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Pearman – Not your Common-or-Garden Personality Test

Pearman

This is not your Common-or-Garden Personality Test.

Today I’d like to delve into a more advanced psychometric test – one that promises to be the end of personality ‘stereo’ types.

If you’d like more of an intro into psychometrics before getting into this article, check out my first post here:

“Why bother with psychometrics?”

I think we’re in an exciting time for psychometrics (but of course I would say that!). There are quite a few new developments that seek to resolve some of the ‘traditional’ problems with personality testing – and have no doubt, proper personality testing is a science and must evolve as it is faced with new information. As the late, great professor Hawking once said, “intelligence is the ability to adapt to change”.

I’ll talk about some of these new evolutions today in the context of the new-and-tasty psychometric test, the Pearman Personality Integrator.

 

About the Pearman

The Pearman Personality Integrator was developed by Dr. Roger (wait for it) Pearman, a professional coach and long-time user and researcher of personality type.Pearman

I don’t doubt that in his many years of coaching, Dr. Pearman got to know personality type intimately – and so he’s perhaps one of the best placed people to develop ‘type’ further based on his coaching practice. With that said, the Pearman is not strictly about personality, as its full name gives away. It is a personality integrator – within the same test, it begins with personality and integrates it with our behaviour and our genuine actions at work. As such, I think it has something in common with both the Belbin and MBTI which I’ve covered earlier.

 

Why develop a new personality test, and what makes it different?

A lot of personality tests ask you questions ‘in a vacuum’ – to consider yourself ‘in general’ or in one generic context such as ‘at work’, but this presents a bit of a conundrum. Do you always behave in the way you indicate on the answer sheet? For instance, if you were asked, “How often do you take charge of a group?”, you might be thinking any of the following:

  1. “I like taking charge, and I get to do it a lot of the time”.
  2. “I’m sometimes okay with taking charge, but I’m not a particular fan of it”.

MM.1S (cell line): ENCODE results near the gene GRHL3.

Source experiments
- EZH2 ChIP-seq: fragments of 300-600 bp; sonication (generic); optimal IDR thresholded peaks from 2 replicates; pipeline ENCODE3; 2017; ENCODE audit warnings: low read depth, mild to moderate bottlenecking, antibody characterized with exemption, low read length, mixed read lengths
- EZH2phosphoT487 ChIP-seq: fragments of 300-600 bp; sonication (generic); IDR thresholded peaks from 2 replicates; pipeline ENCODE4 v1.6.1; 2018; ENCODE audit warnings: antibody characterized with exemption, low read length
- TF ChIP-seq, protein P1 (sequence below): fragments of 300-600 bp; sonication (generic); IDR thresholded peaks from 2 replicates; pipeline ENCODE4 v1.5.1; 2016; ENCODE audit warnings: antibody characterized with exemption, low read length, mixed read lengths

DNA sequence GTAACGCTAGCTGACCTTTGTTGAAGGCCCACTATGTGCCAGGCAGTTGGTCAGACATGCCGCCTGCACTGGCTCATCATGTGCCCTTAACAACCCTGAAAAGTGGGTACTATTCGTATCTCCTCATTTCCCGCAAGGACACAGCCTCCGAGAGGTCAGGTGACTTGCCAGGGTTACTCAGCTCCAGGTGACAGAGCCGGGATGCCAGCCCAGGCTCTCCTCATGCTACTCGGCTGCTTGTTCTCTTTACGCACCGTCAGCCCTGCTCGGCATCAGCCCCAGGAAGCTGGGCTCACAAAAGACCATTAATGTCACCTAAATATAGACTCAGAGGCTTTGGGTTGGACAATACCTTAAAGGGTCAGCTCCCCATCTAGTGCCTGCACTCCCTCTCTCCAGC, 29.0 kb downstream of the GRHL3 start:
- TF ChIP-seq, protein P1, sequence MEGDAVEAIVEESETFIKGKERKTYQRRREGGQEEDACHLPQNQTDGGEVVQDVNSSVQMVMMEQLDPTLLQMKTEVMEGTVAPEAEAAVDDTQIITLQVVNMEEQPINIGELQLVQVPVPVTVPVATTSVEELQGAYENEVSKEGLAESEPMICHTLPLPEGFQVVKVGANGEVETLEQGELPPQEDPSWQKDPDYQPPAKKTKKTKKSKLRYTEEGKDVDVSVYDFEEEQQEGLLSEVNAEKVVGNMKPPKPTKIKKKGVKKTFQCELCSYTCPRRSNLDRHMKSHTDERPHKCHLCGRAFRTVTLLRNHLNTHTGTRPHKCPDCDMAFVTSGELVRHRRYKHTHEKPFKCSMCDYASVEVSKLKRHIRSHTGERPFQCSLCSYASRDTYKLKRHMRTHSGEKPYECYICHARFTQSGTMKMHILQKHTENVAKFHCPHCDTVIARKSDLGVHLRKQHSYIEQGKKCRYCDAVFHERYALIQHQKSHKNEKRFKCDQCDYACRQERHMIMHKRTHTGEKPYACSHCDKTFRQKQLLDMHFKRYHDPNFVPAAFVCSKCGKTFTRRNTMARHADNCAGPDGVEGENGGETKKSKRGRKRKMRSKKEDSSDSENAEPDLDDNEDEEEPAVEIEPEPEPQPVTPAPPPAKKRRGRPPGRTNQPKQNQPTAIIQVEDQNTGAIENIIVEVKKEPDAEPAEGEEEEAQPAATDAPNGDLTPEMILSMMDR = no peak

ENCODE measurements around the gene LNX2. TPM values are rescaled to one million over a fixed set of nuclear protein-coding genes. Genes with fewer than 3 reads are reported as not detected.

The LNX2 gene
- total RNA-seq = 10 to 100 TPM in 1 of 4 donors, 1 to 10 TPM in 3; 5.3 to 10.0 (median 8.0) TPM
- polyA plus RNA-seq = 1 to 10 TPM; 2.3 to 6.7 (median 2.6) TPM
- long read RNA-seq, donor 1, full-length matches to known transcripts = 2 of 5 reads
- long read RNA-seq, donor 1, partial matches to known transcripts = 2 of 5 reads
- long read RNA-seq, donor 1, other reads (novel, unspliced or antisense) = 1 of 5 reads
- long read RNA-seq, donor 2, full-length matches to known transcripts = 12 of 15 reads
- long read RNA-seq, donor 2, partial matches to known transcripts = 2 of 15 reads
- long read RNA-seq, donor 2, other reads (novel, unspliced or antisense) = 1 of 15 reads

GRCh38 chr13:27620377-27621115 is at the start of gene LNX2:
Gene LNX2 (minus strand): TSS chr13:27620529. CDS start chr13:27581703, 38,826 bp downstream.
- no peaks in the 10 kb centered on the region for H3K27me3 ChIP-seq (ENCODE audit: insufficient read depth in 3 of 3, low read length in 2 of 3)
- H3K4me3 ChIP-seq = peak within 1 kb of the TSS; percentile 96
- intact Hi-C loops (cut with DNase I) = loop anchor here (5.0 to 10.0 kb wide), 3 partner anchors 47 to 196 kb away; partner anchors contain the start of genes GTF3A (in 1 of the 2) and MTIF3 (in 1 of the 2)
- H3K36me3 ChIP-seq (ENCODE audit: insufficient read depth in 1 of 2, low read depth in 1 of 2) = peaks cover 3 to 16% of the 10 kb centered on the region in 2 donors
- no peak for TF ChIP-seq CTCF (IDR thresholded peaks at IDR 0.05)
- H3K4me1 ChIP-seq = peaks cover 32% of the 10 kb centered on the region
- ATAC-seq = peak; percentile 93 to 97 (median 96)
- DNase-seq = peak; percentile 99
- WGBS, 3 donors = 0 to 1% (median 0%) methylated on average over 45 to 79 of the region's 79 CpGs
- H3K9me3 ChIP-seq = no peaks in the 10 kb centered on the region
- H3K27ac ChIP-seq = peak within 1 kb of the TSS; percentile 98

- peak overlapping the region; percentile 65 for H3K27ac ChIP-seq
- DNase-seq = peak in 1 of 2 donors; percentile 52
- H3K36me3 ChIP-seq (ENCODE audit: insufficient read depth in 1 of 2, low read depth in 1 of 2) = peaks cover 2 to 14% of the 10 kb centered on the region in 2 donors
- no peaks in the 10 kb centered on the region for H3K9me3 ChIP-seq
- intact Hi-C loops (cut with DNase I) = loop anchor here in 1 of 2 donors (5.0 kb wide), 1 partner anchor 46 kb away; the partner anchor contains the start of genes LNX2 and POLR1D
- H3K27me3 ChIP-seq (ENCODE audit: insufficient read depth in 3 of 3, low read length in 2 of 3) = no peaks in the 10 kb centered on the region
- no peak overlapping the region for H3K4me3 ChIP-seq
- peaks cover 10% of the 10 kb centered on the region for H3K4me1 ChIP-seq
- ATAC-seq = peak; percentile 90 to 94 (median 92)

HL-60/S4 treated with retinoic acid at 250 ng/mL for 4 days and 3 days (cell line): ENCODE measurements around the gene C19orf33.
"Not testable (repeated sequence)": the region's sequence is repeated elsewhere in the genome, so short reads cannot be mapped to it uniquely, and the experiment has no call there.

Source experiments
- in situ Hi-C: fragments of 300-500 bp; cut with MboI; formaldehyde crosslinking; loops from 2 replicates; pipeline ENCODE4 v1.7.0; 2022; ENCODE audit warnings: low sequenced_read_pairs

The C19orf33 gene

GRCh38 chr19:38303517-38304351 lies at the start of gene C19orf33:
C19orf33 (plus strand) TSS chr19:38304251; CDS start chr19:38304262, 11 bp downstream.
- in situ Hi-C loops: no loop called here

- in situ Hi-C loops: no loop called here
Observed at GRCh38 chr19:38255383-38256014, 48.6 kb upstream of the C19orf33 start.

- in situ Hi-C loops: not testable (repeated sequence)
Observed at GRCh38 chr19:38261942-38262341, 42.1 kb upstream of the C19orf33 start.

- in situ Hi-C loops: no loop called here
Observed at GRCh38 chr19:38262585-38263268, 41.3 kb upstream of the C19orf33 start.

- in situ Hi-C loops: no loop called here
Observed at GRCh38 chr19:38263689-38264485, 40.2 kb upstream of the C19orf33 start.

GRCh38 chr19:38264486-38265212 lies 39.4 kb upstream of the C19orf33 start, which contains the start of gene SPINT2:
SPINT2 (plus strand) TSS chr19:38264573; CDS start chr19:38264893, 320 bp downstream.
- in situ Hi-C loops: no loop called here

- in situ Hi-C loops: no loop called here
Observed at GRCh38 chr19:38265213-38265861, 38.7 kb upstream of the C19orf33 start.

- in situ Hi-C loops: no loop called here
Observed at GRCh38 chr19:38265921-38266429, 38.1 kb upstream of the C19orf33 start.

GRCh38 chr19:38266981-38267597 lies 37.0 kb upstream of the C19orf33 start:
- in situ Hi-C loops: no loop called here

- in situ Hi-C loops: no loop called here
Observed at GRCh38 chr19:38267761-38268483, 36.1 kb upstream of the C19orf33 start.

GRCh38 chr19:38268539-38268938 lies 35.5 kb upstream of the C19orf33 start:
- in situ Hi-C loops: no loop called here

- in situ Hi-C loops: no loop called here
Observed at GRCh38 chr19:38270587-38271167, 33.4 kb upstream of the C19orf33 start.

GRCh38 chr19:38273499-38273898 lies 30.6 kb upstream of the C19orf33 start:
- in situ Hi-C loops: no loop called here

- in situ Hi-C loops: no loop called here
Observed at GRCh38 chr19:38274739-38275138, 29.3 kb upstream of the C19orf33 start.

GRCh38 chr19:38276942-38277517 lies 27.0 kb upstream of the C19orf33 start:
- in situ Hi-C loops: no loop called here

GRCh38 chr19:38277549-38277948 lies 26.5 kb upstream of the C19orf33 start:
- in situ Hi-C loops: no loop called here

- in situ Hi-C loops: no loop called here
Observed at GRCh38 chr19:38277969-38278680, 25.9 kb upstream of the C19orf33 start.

3. “I do like taking charge, but I only get to do it in very specific situations”.

If you were to think option 1, great! However, if you were to think of options 2 or 3, you have very different ideas, but either way, your answer to the question might be “sometimes”. Hopefully you can see why this could be an issue.

The Pearman’s solution to this is to add an extra dimension to the question. How natural is the behaviour for you, versus how often do you actually behave in that way?. Here’s an example:

Pearman Sample

Now the distinction can be made clear. Option 2 above would be ‘Neutral’ and only ‘Sometimes’, whilst Option 3 might be ‘Natural’ but still only ‘Sometimes’. In one sense then, the Pearman is accounting for both your underlying personality and your external behaviour – both parts of ‘the egg’.

Much like the MBTI, these questions coalesce to give you a type. Rather than a strict code like ‘ENFJ’, though, they are presented as traits: both for your natural style and your demonstrated behaviour. For instance, while I get an ‘ENFJ’ result on the MBTI, on the Pearman I am 89 E, 93 N and 72 F – meanwhile my demonstrated style is 63 I, 69 N and 63 T. If you like the simplicity of the MBTI types, you could say I’m naturally ENF but I often work as INT.

The astute among you might have noticed the fourth letter has mysteriously vanished – rather than treat this as a separate axis, instead the ‘Sensing’/’Intuiting’ axis is considered the ‘perceiving’ function and the ‘Thinking’/’Feeling’ axis is the ‘judging’ function.